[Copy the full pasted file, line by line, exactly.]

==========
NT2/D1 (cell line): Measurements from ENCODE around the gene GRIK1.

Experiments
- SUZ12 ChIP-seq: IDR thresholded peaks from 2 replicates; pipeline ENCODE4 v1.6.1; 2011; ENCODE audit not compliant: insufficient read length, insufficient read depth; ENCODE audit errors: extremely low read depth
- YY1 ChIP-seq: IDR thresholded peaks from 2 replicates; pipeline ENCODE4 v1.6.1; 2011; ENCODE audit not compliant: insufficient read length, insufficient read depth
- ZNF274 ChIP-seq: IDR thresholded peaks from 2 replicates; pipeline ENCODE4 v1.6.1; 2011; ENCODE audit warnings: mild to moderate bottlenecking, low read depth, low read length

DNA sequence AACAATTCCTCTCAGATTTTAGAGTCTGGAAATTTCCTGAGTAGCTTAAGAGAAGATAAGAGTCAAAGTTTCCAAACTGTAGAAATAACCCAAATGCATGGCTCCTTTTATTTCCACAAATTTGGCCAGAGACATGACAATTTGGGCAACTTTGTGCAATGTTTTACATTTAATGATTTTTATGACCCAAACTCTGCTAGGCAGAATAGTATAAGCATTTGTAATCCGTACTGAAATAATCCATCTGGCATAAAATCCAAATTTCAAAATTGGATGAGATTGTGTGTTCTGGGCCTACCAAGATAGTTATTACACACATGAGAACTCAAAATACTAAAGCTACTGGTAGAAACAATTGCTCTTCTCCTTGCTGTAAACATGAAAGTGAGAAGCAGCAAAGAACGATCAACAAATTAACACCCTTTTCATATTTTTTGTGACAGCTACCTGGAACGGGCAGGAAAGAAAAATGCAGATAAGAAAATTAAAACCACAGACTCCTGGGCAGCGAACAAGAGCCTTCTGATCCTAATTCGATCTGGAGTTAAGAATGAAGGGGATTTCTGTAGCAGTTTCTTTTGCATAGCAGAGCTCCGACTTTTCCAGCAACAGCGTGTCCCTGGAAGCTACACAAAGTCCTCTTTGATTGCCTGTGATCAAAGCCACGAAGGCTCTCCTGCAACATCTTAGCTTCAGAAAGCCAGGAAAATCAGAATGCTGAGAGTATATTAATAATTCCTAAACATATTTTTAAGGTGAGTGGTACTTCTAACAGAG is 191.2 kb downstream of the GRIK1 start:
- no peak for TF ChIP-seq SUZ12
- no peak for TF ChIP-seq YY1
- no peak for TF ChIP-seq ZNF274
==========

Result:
NT2/D1 (cell line): Measurements from ENCODE around the gene GRIK1.

Experiments
- SUZ12 ChIP-seq: IDR thresholded peaks from 2 replicates; pipeline ENCODE4 v1.6.1; 2011; ENCODE audit not compliant: insufficient read length, insufficient read depth; ENCODE audit errors: extremely low read depth
- YY1 ChIP-seq: IDR thresholded peaks from 2 replicates; pipeline ENCODE4 v1.6.1; 2011; ENCODE audit not compliant: insufficient read length, insufficient read depth
- ZNF274 ChIP-seq: IDR thresholded peaks from 2 replicates; pipeline ENCODE4 v1.6.1; 2011; ENCODE audit warnings: mild to moderate bottlenecking, low read depth, low read length

DNA sequence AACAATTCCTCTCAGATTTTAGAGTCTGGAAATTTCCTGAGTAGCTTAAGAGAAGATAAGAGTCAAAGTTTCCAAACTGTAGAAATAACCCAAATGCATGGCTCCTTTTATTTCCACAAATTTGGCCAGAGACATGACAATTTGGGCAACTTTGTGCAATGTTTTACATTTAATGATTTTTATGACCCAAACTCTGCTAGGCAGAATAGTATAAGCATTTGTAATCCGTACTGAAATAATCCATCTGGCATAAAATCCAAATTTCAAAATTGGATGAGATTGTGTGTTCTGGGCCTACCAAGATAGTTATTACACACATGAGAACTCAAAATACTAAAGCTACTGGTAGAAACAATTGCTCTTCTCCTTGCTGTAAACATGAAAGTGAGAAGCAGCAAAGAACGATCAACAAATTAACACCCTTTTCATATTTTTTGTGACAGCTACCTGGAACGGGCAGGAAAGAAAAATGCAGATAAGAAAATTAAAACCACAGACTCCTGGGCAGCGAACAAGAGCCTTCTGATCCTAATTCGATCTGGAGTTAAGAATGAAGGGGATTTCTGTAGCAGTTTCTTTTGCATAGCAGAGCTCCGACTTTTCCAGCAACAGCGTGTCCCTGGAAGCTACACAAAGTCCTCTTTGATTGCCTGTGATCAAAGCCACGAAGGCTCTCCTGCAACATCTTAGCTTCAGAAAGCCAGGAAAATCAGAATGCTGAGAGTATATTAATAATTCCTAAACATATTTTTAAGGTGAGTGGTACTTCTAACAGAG is 191.2 kb downstream of the GRIK1 start:
- no peak for TF ChIP-seq SUZ12
- no peak for TF ChIP-seq YY1
- no peak for TF ChIP-seq ZNF274